Cross-checks don’t get much more brutal – or blatant – than the one Dustin Byfuglien delivered to New York Rangers forward J.T. Miller on Tuesday night. The Winnipeg Jets defenseman cross-checked the winger, who was down on the ice, with a downward thrust to his exposed neck.
Somehow, Miller avoided serious injury on the play. That does not mean Byfuglien should avoid serious discipline as a result.
The NHL’s Department of Player Safety has reviewed the play. Byfuglien has been scheduled for a phone hearing on Thursday, which means he could be suspended for up to five games – precisely the number of matches left in the Jets’ season.
No penalty was called on the play by referees Wes McCauley and Dan O’Rourke. O’Rourke was positioned on the far side, with his view of the play partially obstructed by Byfuglien’s back. You can see him focused on the puck, raising his whistle momentarily as if he’d nearly lost sight of it.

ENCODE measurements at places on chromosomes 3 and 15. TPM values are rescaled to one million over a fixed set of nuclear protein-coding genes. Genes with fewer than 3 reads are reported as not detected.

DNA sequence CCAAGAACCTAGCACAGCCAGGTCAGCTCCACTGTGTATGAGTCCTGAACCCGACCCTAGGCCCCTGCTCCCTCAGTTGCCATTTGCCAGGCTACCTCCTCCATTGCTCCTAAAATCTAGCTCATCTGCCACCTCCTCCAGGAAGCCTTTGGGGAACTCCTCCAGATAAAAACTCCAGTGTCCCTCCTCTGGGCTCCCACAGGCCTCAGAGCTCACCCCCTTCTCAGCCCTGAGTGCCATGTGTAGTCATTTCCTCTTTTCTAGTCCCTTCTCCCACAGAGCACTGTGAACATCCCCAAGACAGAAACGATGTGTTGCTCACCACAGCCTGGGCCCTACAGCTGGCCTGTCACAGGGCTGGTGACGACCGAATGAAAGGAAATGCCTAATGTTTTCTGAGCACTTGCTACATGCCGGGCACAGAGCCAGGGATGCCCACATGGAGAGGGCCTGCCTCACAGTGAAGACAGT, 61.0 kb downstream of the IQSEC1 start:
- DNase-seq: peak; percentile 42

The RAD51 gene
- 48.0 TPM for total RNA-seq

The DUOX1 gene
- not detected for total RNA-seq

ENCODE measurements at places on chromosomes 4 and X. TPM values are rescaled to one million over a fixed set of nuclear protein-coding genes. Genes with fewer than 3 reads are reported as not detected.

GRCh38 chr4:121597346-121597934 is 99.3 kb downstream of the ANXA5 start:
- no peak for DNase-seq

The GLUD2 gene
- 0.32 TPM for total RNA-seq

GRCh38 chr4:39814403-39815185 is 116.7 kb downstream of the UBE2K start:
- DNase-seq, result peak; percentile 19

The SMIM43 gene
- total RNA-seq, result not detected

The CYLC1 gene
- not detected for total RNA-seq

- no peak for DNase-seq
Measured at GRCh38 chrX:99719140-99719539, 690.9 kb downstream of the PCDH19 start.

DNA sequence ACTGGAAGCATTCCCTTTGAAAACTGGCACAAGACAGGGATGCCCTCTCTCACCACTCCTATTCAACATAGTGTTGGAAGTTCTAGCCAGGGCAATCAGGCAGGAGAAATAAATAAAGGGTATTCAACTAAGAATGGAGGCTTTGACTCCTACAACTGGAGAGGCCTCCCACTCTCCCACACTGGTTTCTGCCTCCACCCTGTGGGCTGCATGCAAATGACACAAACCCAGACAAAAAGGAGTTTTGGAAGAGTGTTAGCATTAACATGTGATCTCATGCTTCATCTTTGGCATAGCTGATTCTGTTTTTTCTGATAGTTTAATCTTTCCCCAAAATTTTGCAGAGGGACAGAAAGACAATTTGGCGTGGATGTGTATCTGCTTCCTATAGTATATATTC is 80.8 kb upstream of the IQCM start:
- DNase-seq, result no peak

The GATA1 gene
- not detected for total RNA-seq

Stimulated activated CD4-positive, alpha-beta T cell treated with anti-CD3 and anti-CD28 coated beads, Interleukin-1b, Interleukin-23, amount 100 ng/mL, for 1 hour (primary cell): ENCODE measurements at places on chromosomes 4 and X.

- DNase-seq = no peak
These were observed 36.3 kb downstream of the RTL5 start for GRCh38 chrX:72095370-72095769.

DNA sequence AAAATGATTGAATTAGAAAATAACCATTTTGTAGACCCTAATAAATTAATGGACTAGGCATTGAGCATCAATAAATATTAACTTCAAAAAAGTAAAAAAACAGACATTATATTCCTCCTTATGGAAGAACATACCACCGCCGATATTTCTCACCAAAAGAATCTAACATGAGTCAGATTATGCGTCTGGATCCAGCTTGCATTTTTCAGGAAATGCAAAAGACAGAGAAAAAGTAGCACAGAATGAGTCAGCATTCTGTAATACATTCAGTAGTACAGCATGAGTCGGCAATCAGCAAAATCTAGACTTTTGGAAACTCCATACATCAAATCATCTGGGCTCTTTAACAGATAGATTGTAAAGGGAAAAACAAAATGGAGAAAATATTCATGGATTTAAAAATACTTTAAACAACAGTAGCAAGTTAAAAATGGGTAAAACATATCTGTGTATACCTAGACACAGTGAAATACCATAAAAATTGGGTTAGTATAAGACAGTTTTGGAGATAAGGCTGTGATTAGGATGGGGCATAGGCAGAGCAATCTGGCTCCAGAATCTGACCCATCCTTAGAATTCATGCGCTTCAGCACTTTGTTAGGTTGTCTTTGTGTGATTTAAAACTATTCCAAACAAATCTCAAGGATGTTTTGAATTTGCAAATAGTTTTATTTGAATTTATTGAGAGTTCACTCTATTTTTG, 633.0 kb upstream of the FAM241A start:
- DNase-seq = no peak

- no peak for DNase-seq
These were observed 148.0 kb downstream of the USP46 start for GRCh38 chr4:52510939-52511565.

Rangers head coach Alain Vigneault called it “one of most vicious cross-checks I’ve seen this year. [It was] violent, deliberate, could have broken his neck.”
The NHL needs to come down hard on Byfuglien. It’s these types of plays – unrelated to the game of hockey – that are the most dangerous and, by far, the ugliest. Some suspensions are the result of poor timing or a hit delivered at an unfortunate angle. Others are the result of gross misconduct. This falls into the latter category. There’s unquestionably intent to injure and there’s absolutely no justification for Byfuglien’s stickwork.
Though he’s never been suspended, Byfuglien has been fined before.
Byfuglien’s boneheaded attack on diminutive Rangers forward Mats Zuccarello – taken with less than a minute to play in a one-goal game – may have cost the Jets a chance at earning a point Tuesday night. His attack on Miller may cost his team a shot at the playoffs.
We’ll find out just how much on Thursday morning, following the verdict from the Department of Player Safety.